Energy efficiency in industrial facilities: How to optimise electrical systems

Industrial facilities typically have much greater energy requirements to support large scale operations and manufacturing. As such, it’s more important that facilities used for industry purposes are energy efficient, as opposed to those used for residential and commercial ones. There are many steps facility operators can take to improve energy efficiency. In this post, we’ll be discussing how this goal can be achieved through the optimisation of electrical systems.


The importance of energy efficiency

Efficiency is one of those buzzwords that tends to appear whenever industrial processes are being discussed. However, this is for good reason. In order to be profitable, the facilities used by industrial businesses must be efficient in the energy they use. Energy consumption is a significant factor in operational costs, as facilities have to be heated, cooled, and supply power to tools and machinery. If the facility is losing energy efficiency, this means it could make less money on every part/product in produces.

On top of this, efficient energy use can make it more likely that the business will be able to upscale the capabilities of the facility. This is essential for industrial companies to expand and develop. Facilities that are highly energy efficient are also considered sustainable, increasing the value of the building as an asset for the business. A survey from an experienced mechanical and electrical services contractor is often necessary to get a full picture of your facility energy efficiency.


Tips for optimising industrial electrical systems

Oftentimes, ensuring efficient energy use comes with unique challenges depending on the business that’s using the facility and the industry they’re operating in. This is because there will likely be key processes with their own power requirements at different stages. For instance, a food and drink production facility will likely have specialist systems in place to guarantee food safety compliance. The list of insights below can be applied to any industrial facility, whether it’s used for petrochemical, pharmaceutical, or another technical sector.

The most obvious measure for increasing energy efficiency is to install modern systems that are designed to only use as much energy as is necessary to perform their function. This can encompass systems in a wide range of areas, such as:

  • Motors – many industries use motors in key facility processes. Fortunately, there are now Minimum Energy Performance Standards that set out energy efficiency requirements. Sourcing modern motors will ensure they adhere to these efficiency standards.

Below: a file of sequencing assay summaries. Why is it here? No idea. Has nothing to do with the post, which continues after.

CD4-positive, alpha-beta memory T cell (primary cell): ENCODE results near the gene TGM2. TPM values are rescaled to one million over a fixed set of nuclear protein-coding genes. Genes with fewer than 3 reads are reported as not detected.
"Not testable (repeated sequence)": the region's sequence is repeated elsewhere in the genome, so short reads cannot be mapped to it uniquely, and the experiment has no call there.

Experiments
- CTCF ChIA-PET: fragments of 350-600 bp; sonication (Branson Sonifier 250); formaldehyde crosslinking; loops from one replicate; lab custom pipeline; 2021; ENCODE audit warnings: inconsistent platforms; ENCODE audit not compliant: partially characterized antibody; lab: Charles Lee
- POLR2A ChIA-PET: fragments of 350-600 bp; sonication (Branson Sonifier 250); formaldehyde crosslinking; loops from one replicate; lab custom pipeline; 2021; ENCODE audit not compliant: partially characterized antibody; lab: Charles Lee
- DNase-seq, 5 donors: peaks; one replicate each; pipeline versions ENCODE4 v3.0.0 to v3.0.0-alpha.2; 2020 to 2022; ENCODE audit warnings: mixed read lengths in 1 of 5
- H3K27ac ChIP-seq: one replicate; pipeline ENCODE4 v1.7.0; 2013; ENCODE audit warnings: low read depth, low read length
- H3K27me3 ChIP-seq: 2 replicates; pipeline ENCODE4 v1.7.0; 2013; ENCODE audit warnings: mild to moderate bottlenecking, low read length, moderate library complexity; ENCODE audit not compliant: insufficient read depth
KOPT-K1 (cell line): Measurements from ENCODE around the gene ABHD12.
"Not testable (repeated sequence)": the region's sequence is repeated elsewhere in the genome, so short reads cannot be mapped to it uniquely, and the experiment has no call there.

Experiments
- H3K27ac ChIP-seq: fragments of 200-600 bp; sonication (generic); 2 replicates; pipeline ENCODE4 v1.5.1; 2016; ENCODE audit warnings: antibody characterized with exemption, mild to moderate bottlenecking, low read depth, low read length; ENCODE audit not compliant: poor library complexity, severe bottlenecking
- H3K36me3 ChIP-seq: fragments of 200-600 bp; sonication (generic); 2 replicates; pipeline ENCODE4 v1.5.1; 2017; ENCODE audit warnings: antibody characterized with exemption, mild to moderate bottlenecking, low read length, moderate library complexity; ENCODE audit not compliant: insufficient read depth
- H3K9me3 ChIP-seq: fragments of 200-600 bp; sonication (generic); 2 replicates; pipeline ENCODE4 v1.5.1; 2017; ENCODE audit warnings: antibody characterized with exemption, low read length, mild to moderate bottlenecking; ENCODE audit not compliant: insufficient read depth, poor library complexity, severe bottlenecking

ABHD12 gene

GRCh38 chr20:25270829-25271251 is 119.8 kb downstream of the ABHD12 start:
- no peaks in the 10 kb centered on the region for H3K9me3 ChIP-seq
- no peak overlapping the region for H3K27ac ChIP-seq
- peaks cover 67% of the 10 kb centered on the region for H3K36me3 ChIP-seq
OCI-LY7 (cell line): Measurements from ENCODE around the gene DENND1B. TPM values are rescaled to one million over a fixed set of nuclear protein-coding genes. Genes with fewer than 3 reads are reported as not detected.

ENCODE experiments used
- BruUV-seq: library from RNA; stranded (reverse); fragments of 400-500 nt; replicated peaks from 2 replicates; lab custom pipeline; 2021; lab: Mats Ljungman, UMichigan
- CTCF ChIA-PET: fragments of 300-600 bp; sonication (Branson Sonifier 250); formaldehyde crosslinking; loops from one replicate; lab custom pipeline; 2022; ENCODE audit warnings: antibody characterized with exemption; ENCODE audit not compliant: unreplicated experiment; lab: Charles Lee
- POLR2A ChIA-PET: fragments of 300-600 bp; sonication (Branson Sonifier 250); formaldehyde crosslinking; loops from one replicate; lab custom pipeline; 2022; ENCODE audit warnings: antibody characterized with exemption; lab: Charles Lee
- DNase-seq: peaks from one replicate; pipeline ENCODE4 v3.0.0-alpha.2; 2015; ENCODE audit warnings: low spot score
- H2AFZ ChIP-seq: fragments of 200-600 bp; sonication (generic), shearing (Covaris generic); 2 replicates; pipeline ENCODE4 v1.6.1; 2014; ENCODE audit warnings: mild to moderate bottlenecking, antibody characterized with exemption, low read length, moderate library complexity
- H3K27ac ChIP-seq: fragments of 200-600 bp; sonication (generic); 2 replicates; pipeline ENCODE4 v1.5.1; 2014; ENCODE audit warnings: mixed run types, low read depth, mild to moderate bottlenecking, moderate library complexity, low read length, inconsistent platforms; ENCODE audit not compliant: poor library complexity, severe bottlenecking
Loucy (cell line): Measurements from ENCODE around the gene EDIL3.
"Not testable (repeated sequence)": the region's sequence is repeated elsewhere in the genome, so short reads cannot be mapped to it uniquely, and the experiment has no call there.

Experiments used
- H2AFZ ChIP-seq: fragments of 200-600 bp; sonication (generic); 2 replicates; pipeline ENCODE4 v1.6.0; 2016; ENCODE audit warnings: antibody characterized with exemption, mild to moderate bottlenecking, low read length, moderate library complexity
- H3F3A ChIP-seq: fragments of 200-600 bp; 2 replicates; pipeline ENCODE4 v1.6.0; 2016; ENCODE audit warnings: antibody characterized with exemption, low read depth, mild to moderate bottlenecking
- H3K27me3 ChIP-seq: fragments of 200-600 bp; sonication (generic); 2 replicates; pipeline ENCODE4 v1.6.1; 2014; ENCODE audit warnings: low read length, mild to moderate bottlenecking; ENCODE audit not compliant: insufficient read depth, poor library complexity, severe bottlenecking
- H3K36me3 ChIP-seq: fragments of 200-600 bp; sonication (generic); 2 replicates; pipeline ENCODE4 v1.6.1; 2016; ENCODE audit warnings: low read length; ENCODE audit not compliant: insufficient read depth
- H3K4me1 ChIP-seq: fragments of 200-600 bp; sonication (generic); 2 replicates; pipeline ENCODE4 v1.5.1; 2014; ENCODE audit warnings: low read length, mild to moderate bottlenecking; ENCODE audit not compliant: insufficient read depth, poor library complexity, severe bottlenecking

• Lighting – lights should only stay on during working hours and only be as bright as is necessary. Certain types of bulbs will consume less energy than others.
  • HVAC systems – optimal heating, ventilation and air conditioning can reduce overall energy usage. This means using the right materials, having proper insulation, and upgrading old systems.
  • Transformers – optimised transformers ensure energy is distributed appropriately throughout the facility, whilst also reducing the chance of potential losses in energy during transfer.

A variable frequency drive is a device that can be added to control the speed and torque of a motor to make it more efficient. It adjusts the voltage supplied to the motor, allowing it to be used across multiple different processes while only using an amount of the energy needed for that function.

Storing energy for later use is often beneficial for industrial facilities as it enables businesses to fulfil extra demand and account for faults. However, these storage systems need to be effective to make sure energy isn’t being gradually lost over time.

In a similar way to the VFD, managing the energy use of different electrical systems is possible through dedicated software. This considers the energy demands of different systems within the facility. It’s especially useful for optimising energy use for utilities and sustainability measures. Hardware like electrical control panels may also help to monitor and adjust energy use.

Both electrical and machinery maintenance should be carried out to extend the lifespan of key systems and improve energy efficiency. This can sometimes mean replacing existing electrical systems and installing new ones.

To optimise the energy use of electrical systems, they should be inspected on a regular basis. This allows facility operators to assess the efficiency of a variety of electrical systems and target their optimisation efforts accordingly.

Industrial electrical engineering support

The FESS Group specialises in facility management and the implementation of strategies with a focus on industrial efficiency. With years of experience providing expert consultancy for the food industry, our team is very familiar with the importance of controlling energy use. Contact us today to arrange a meeting about our commercial electrical services.

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